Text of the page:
Food Freedom Day. You may have noticed this a number of weeks ago as a news item. I thought I would use this as a reminder of just how important food is to each of us and how inexpensive food here in Canada is as compared with other countries.
But for many here in our area, the cost of food is out of reach. We only need to see the latest numbers from our local food banks to show that every month, more and more people are having to rely on these vital services in order to feed themselves and their families. This is a sad reality in our society today.
But food is indeed vital to everyone. Our food may not seem inexpensive when you have to pay at the grocery store register, but it really is. I know that food prices, especially vegetables, have been increasing lately due to shortages and other issues, including droughts in certain areas, and the lower Canadian dollar, which makes all imports, food and other products, more expensive.
Almost two months ago, February 8 was declared “Food Freedom Day” in Canada. This date is determined each year by the Canadian Federation of Agriculture. “Food Freedom Day” is when most Canadians have made enough money to pay for their yearly food bill. Where the event lands each year is determined by comparing Statistics Canada data on average individual income ($32,464) and yearly food expenditures ($3,497).
We as Canadians will be working for many more months this year to pay off what we owe in taxes. But on average we will have made enough money to buy all our food for 2017. This is an amazing thing to appreciate here in Canada, and something we all need to be more thankful for.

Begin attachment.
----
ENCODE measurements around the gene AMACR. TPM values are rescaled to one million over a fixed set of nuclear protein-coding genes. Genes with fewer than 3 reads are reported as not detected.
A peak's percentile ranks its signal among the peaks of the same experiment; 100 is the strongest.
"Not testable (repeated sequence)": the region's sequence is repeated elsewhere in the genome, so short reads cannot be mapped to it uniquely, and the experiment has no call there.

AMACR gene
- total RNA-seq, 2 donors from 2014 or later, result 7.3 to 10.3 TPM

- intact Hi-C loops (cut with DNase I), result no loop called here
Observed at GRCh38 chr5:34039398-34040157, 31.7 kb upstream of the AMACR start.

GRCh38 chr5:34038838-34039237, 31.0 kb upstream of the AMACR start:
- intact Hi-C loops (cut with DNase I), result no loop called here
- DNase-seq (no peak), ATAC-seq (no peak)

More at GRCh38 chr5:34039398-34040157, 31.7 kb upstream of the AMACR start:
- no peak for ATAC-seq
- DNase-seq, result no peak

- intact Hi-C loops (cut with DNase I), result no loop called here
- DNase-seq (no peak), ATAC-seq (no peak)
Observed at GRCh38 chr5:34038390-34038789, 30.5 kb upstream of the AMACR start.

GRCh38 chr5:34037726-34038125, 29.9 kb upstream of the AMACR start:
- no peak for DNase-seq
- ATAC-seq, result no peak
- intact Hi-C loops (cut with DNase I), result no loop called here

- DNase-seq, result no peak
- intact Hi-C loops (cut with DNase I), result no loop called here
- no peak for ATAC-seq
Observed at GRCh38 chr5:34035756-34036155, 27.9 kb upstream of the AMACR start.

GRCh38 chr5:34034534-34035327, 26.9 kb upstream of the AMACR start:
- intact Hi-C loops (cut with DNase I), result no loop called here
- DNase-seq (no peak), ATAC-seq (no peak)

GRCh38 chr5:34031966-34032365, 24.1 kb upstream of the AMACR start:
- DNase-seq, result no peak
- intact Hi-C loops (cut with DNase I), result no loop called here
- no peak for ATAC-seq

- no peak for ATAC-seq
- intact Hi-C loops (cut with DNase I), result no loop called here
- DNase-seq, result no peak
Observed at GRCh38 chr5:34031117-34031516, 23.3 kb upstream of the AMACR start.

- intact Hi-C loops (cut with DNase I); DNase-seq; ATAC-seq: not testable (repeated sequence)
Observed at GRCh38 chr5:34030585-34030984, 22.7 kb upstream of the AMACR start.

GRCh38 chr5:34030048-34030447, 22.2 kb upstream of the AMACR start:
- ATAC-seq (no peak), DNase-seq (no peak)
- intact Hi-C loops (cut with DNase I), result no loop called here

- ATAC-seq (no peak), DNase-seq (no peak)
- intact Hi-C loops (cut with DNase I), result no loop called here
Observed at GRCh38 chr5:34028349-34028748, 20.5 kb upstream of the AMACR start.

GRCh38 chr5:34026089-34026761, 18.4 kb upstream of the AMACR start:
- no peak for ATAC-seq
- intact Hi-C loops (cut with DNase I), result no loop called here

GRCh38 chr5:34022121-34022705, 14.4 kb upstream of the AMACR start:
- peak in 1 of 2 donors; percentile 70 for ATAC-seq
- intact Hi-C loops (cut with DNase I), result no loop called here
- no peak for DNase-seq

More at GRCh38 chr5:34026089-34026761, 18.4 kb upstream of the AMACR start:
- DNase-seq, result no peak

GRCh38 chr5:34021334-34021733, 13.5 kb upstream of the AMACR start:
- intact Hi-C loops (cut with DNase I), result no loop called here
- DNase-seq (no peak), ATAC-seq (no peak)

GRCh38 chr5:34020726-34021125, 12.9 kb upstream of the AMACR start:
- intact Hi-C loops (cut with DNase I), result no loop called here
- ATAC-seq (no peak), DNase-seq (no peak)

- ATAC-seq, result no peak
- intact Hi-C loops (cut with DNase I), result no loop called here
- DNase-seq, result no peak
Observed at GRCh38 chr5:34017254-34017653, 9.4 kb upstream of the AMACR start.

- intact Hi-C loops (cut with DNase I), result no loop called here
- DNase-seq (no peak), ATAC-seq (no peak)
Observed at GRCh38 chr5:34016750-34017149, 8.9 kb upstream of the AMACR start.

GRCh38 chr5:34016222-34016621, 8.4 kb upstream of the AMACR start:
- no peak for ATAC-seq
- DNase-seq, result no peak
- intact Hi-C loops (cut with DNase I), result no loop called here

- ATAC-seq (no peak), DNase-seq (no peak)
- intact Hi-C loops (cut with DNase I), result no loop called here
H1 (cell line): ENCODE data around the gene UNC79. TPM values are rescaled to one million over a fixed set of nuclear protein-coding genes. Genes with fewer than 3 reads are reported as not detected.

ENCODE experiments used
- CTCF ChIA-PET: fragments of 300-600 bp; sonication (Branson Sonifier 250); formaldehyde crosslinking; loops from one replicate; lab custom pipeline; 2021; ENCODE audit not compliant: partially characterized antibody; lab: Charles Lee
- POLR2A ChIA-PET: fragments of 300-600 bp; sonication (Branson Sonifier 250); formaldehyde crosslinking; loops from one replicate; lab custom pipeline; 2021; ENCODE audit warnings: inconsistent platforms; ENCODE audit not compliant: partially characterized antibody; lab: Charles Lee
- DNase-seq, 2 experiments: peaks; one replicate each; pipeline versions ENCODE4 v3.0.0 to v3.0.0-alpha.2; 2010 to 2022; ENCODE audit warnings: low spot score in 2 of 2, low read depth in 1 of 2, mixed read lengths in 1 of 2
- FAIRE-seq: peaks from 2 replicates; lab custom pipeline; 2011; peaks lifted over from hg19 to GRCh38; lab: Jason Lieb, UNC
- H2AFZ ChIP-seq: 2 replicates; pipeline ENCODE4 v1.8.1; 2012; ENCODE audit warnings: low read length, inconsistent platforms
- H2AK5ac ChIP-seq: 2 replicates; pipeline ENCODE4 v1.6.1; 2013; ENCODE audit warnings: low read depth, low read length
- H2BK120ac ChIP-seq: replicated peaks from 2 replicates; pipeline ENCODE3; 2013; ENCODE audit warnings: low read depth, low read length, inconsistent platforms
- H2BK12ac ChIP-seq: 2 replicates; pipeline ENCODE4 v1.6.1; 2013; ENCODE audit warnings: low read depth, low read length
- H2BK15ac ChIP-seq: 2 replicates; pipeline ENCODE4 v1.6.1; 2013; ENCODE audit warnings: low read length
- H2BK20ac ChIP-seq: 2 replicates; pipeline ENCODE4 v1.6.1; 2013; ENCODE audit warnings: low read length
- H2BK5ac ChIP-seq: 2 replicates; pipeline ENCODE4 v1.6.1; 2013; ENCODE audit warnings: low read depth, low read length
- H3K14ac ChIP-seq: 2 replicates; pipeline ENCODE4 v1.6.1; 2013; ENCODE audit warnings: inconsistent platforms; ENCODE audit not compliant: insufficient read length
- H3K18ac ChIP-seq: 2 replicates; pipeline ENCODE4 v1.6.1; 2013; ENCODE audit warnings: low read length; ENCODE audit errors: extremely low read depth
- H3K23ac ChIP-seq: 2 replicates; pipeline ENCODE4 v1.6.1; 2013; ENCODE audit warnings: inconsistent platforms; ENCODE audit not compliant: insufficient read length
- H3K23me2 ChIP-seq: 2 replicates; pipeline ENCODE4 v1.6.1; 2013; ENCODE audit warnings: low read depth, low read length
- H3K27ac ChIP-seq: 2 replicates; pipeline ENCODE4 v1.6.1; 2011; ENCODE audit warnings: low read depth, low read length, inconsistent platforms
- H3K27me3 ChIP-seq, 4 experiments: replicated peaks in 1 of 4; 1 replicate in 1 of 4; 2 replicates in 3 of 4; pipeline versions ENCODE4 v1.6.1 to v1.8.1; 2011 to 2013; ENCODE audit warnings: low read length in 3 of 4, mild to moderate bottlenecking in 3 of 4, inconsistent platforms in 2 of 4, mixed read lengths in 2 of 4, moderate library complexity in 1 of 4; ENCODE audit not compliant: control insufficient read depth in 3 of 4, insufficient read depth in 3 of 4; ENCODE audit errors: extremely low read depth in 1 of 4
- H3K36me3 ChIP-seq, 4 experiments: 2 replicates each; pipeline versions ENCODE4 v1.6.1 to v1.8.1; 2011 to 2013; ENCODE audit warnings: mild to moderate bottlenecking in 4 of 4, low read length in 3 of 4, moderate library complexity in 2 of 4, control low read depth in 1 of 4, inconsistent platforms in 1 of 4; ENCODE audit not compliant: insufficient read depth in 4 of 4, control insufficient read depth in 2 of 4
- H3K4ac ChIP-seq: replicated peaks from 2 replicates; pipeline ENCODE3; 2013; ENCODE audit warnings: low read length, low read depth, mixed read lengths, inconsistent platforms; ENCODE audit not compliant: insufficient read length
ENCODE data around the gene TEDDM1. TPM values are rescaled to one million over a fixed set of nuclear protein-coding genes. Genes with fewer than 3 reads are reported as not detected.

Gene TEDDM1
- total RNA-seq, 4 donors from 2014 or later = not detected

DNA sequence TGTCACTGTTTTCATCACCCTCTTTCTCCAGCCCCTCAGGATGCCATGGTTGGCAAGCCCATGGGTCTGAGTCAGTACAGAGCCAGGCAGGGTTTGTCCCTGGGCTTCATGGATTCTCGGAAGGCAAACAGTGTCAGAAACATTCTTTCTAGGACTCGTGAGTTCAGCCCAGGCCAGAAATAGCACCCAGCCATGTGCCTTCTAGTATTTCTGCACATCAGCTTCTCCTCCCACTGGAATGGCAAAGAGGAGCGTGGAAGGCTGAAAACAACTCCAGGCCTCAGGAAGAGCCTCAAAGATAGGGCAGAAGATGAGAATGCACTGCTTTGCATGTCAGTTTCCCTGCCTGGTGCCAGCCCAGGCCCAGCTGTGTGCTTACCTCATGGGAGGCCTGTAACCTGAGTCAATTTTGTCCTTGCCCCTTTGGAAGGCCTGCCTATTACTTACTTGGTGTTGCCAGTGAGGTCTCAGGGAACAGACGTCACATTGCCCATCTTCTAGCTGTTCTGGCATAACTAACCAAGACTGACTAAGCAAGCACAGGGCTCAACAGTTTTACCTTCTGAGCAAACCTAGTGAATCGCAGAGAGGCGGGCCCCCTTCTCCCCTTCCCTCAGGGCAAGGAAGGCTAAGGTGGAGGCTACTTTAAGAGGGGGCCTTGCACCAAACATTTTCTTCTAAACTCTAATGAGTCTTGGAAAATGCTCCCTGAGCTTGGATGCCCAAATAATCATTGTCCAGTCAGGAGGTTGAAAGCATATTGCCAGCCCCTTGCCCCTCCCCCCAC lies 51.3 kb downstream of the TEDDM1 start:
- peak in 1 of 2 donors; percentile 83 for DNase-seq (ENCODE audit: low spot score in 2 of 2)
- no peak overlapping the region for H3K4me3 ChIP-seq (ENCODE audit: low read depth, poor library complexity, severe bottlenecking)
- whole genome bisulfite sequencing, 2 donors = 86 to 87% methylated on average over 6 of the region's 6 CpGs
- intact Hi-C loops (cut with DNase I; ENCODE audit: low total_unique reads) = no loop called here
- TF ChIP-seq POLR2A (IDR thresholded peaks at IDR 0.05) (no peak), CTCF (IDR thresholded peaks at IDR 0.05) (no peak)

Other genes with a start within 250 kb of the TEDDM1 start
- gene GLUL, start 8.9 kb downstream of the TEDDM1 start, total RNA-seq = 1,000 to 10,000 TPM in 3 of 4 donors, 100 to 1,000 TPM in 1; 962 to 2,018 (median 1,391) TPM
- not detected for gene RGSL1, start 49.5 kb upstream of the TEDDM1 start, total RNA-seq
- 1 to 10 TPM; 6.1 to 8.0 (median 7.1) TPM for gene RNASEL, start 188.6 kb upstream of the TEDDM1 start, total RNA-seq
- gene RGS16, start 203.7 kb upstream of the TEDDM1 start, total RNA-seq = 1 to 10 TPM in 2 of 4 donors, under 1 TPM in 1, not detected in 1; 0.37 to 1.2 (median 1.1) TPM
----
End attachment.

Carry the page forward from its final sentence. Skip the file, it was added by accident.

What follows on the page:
Based on these numbers, it was determined Canadians spend approximately 10.7% of their income on food. Now 10.7% may seem like a lot, but when compared to other countries, it really is a low number. France’s number is 13.2%, Portugal is 17.3%, Russia is 28% and Nigeria is a whopping 56.4%!
With the amount of money we spend on food, waste is huge area of concern. Annually, Canadians waste approximately $27 billion worth of food, which means over $770 in food dollars wasted per person every year. We have to do better.
As can be expected in a country as vast as Canada, various areas and communities also experience different types of food issues. Our citizens in many northern communities can spend huge dollars on everyday products such as milk and fresh produce. Those living on fixed incomes, or those living with limited resources, and even some living with no easy means to access food, are all food-related issues.
Food Freedom Day helps us understand and appreciate what we have as Canadians.
Food Freedom Day also serves as a reminder that we who have the resources, are called to share with those who don’t. It’s always a good reminder to be thankful for what we have and generous with those who don’t.
Think about this – Let us love, not in word or speech, but in truth and action.
Just some food for thought.
Remember that here in Chatham-Kent ‘We Grow for the World’. Check out our community’s agricultural website at: www.wegrowfortheworld.com
Kim Cooper has been involved in the agribusiness sector for over 40 years. He can be reached at: firstname.lastname@example.org
You can also follow him on Twitter at ‘theAGguy’